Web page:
Science/Tech

How Mars Lost Its Water: Are Monster Dust Storms To Blame?

In 2018, NASA watched its Opportunity rover die slowly as a huge dust storm covered the surface of Mars and blocked sunlight, preventing the space vehicle from recharging until it drained its power. Now, scientists suggest such storms potentially brought greater damage to the red planet in the past. 

NASA declared Opportunity dead in February, many years after it started to explore Mars in 2004. After the death of Oppy, the space agency observed the dust storm continued until it covered Mars like a global monster, Space.com reported.

NASA said it was not the first time such planet-wide storms happened on Mars. The agency recorded similar dust storms in 1971, 1977, 1982, 1994, 2001 and 2007. 

With its size and global impact, some scientists believe the monster dust storms caused Mars to lose its water and become extremely dry and dusty. 

Mars In The Past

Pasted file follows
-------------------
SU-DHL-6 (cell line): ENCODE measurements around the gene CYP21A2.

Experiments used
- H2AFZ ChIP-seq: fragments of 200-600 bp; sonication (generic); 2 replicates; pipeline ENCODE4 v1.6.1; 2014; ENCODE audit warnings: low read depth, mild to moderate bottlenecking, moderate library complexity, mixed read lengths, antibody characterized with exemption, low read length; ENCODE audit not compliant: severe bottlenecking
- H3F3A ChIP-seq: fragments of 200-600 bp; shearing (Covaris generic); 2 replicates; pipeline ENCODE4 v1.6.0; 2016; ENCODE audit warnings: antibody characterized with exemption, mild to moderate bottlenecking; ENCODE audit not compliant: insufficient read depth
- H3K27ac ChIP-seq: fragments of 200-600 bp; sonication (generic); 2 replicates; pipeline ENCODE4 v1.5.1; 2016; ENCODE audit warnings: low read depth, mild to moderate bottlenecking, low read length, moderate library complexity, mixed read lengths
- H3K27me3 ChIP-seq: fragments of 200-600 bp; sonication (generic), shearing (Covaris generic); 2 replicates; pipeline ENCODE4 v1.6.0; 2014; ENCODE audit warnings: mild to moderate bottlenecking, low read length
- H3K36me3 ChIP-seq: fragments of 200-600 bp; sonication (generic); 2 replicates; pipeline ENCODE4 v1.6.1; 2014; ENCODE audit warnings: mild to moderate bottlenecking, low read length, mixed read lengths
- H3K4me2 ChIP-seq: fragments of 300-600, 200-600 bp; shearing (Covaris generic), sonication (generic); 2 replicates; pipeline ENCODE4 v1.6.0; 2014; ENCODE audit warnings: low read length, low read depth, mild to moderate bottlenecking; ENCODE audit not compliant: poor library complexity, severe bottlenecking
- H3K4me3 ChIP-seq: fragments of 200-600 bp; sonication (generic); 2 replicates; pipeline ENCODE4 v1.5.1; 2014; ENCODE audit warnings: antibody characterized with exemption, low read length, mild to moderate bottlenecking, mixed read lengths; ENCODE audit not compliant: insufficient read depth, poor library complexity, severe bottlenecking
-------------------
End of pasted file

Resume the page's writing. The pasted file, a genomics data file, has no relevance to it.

NASA suggested that the red planet had thick atmosphere and liquid water flowing around it billions of years ago. Scientists believed that nearly 20 percent of ancient Mars was covered with deep ocean.

The presence of water was backed by evidence provided by Opportunity, Spirit and the new rover Curiosity. Mars’ surface and atmosphere eventually changed after it lost its global magnetic field about four billion years ago. 

This protective barrier used to prevent solar particles from damaging most of the planet's atmosphere. Without the magnetic field, Mars lost the ability to support liquid water. 

New research, published in the journal Nature, suggests that global dust storms contributed to Mars’ transition from a water-filled planet into Earth’s dry and dusty neighbor. 

Using data from the European-Russian ExoMars Trace Gas Orbiter, researchers observed the movement of water vapor in Mars' atmosphere before and after the 2018 dust storm. 

The dust storms brought water molecules much higher into the Martian sky, too high from the ground that solar radiation broke water molecules easily. 

"When you bring water to higher parts of the atmosphere, it gets blown away so much easier," study co-author Geronimo Villanueva, a researcher at NASA's Goddard Space Flight Center, said in a statement.

The agency is trying to understand Mars dust storms to see how such events affect the planet's climate. NASA also hopes to improve future rovers since such storms pose a threat to solar-powered rovers and landers, like what happened to Opportunity.

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